Oh Canada! You’re Still Paying Too Much For Mobile Service

The Canadian government released the findings of a recent study touting their efforts to drive down the cost of mobile services in the country. Government attempts to drive competition and spur innovation in the market have had some impact on driving down prices for consumers, but most Canadians are still paying some of the highest prices in the world.

It’s a fact that even government officials admit is an issue.

“We are pleased to see that prices for cellphone plans for many Canadians have declined,” The Honourable Navdeep Bains, Minister of Innovation, Science and Economic Development said in a statement. “At the same time, we have heard concerns from many Canadians who said that prices are still too high. We remain focused on providing high-quality, affordable telecommunications services to all Canadians.”

Michael Geist, a Law Professor & Canada Research Chair in Internet and e-Commerce Law is in a position to know about where Canada stands in mobile pricing and couldn’t help but that the opportunity to write a few “alternative” headlines to the study’s finding on Twitter.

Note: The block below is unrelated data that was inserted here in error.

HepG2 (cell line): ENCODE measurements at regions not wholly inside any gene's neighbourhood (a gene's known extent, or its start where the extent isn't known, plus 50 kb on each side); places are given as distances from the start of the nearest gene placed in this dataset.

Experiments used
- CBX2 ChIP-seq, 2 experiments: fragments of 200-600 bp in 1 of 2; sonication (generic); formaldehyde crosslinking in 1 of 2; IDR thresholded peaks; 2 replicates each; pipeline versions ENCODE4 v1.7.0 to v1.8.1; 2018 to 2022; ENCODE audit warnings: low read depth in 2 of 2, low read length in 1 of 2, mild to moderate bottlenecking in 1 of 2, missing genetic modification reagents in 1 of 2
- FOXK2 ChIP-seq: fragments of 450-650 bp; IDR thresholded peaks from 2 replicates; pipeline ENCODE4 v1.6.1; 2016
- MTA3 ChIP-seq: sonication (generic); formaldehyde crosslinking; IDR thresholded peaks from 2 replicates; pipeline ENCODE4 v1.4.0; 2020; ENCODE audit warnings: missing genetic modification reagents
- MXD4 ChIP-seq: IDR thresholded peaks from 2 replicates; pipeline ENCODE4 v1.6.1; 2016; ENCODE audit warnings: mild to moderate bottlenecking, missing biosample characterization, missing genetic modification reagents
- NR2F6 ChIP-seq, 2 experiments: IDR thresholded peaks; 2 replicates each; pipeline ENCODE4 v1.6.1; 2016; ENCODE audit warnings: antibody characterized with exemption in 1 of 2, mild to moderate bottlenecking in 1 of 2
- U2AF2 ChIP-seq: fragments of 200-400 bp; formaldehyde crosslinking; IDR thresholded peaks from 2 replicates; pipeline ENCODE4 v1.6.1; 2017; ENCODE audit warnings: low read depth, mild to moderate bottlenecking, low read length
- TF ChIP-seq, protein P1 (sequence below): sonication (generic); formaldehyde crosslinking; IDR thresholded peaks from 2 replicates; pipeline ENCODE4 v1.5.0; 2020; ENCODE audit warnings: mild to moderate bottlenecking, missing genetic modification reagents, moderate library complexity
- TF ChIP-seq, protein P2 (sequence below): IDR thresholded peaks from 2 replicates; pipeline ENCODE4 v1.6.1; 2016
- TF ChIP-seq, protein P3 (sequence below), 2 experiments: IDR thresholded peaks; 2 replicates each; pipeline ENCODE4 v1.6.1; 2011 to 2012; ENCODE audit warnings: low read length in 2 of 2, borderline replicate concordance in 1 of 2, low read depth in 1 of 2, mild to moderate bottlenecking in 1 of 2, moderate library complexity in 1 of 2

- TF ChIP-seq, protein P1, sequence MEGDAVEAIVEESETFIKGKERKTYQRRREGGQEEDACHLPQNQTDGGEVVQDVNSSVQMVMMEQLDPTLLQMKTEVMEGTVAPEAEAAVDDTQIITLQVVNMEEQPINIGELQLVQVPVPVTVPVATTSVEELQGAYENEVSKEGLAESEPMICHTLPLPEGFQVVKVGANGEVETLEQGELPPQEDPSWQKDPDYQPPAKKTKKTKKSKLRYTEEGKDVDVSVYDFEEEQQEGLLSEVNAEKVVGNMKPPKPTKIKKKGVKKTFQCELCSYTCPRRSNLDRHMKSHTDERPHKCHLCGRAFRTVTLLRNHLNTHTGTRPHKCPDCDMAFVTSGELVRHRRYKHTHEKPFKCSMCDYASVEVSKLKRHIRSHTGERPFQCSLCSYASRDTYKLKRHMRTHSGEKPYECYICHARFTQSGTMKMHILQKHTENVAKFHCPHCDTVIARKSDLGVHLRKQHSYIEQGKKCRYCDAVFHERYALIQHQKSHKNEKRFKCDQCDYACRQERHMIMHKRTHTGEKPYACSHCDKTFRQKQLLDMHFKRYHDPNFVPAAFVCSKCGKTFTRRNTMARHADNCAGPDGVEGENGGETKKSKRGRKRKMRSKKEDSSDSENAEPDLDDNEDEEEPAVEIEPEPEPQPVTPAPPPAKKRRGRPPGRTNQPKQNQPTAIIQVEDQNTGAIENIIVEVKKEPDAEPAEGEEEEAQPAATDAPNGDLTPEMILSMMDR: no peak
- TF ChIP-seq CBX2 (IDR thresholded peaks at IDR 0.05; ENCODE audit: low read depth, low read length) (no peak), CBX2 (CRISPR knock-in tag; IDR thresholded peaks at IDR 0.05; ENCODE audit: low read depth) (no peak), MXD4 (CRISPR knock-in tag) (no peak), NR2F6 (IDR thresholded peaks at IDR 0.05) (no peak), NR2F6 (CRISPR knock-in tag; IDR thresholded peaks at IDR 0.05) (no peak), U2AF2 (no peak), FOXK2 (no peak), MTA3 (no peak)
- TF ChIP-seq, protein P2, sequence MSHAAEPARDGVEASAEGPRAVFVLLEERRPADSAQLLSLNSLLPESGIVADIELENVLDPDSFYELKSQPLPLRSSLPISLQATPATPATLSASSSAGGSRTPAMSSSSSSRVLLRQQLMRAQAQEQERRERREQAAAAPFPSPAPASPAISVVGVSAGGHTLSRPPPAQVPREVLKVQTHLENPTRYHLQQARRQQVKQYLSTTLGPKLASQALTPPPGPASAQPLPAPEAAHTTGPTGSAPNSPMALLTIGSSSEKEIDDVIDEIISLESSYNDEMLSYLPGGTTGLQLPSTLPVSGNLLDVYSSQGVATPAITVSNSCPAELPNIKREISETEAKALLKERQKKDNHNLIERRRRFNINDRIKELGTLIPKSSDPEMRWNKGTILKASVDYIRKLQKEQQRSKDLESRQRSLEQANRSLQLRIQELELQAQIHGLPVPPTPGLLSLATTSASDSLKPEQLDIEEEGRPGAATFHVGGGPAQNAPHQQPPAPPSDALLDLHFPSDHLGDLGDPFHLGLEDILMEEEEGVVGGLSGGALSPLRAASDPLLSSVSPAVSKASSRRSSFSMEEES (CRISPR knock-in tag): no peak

“@ISED_CA release says “Cellphone prices can drop for millions of Canadians,” Geist wrote. Then added these “alternate headlines;”

“Study Finds Canada Among Most Expensive For Every Wireless Service Level” and “Want Unlimited Minutes, SMS & 2 or 5 GB Data? Canada’s Most Expensive.”

And he brought the receipts, underscoring his headlines with charts from the ISED’s own report.

Geist was so fired up, he continued, creating a bit of a tweet storm around the issue.

According to the National Post, Canadians pay more than 32 of the world’s wealthiest nations for mobile data. The Post says service providers are quick to point out the geographic size of the area they cover, but compared to countries like Australia, costs are still astronomical.

Geist in 2013 put the answer simply, “because they can.”

Canadian carriers are protected by regulation from international competition, the Post points out, allowing the major carriers to set prices as they see fit.

It would seems as if all sides of the issue agree: the answer is more competition, not less.

 

Featured image: Pixabay 

 

 

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